Film review: WARM BODIES, from Built For Speed
I have to confess, I’m not normally a fan of zombie movies and that includes lauded films like 28 Days Later. I generally find the sight of people in bad make-up shuffling around and eating gizzards pretty tedious. Warm Bodies, however, is a different kind of zombie film. First of all, it’s told from a zombie’s perspective and secondly it is, believe it or not, a romance. As weird as this might sound, it actually works as the film successfully subverts the zombie genre by cleverly weaving in elements of love stories like Romeo and Juliet and the social commentary of films like District 9.
Based on the Isaac Marion novel, the film takes us into a post-apocalyptic world where a plague has turned half the population into flesh-eating zombies while the uninfected humans have walled themselves off in the middle of a city. The film begins with an interior monologue from one its main characters but it’s not a heroic human, it’s a young zombie named R (Nicholas Hoult). He delivers an amusingly sardonic commentary on his unfulfilling life (so to speak) as a zombie much like a teen lamenting the drudgery of Middle-America in a John Hughes film. Apart from staggering about and chomping on the occasional human, his existence has little purpose. That is until he and his zombie buddies ambush a group of humans which include the stunning human Julie (Aussie Teresa Palmer). While R would normally munch on the brains of any human he encountered, Julie inspires in him and the unusual sensation of love.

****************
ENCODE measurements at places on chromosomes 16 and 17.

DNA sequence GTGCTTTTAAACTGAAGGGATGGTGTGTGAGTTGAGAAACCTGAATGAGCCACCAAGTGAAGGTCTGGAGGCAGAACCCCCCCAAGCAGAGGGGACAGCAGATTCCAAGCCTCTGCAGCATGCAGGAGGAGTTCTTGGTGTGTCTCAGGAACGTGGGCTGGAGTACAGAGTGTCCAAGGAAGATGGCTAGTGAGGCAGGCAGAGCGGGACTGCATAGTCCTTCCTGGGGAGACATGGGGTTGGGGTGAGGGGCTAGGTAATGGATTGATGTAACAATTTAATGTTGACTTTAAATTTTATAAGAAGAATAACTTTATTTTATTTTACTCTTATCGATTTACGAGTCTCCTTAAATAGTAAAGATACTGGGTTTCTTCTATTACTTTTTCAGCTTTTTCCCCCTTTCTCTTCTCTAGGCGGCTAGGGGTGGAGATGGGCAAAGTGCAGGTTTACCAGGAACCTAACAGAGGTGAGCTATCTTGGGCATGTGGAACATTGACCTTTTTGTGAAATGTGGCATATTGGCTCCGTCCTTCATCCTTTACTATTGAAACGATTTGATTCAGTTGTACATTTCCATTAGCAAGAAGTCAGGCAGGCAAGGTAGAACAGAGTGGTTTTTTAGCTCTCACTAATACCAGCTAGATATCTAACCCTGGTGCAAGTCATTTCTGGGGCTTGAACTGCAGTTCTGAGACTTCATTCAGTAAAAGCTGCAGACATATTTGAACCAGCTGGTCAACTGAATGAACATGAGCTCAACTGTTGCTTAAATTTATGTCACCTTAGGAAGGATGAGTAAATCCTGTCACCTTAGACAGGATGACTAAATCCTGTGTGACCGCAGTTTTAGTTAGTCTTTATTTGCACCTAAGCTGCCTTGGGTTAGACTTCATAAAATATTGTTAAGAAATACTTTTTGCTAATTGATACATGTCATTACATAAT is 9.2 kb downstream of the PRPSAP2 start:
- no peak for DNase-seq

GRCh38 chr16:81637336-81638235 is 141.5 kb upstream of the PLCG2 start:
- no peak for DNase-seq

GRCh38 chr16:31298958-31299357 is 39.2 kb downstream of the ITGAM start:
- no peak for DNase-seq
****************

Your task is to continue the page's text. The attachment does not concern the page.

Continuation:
Some of this film is played for laughs and the acerbic comedy generally hits the mark. Other parts play as straight action and gory horror but these scenes aren’t always well staged or clearly shot and they are the least interesting aspects of the film. The nasty skeleton monsters who represent the worst of zombie society look less convincing than the ones in Jason and the Argonauts from 1963.
What really works are the sensitive scenes in which flickers of humanity begin to stir in R’s shrivelled heart. These sequences recall the moving, tentative rapprochement between Johnny Depp and Winona Ryder in Edward Scissorhands and even the emotionally gripping relationship between the two young outcasts in Let the Right One In. It also helps that these moments are backed by classic tracks from Bruce Springsteen and Bob Dylan.
Hoult delivers one of his better performances as R as he switches from funny to scary to sympathetic all without saying very much. Teresa Palmer also makes a fine feisty heroine as Julie although at times she seems to be attempting a sullen Kristen Stewart impersonation. John Malkovich makes sporadic appearances as Julie’s gung-ho, zombie-hating dad but his character is underwritten and has little impact.
This is a funny and surprisingly moving film that falters occasionally but still manages to re-energise a well-worn genre and turn clichés like the healing power of love and the need for acceptance into powerful statements of humanity.
Nick’s rating: Three and a half stars.
Director(s): Jonathan Levine
Release date: 11th Apr 2013
Running time: 98 mins.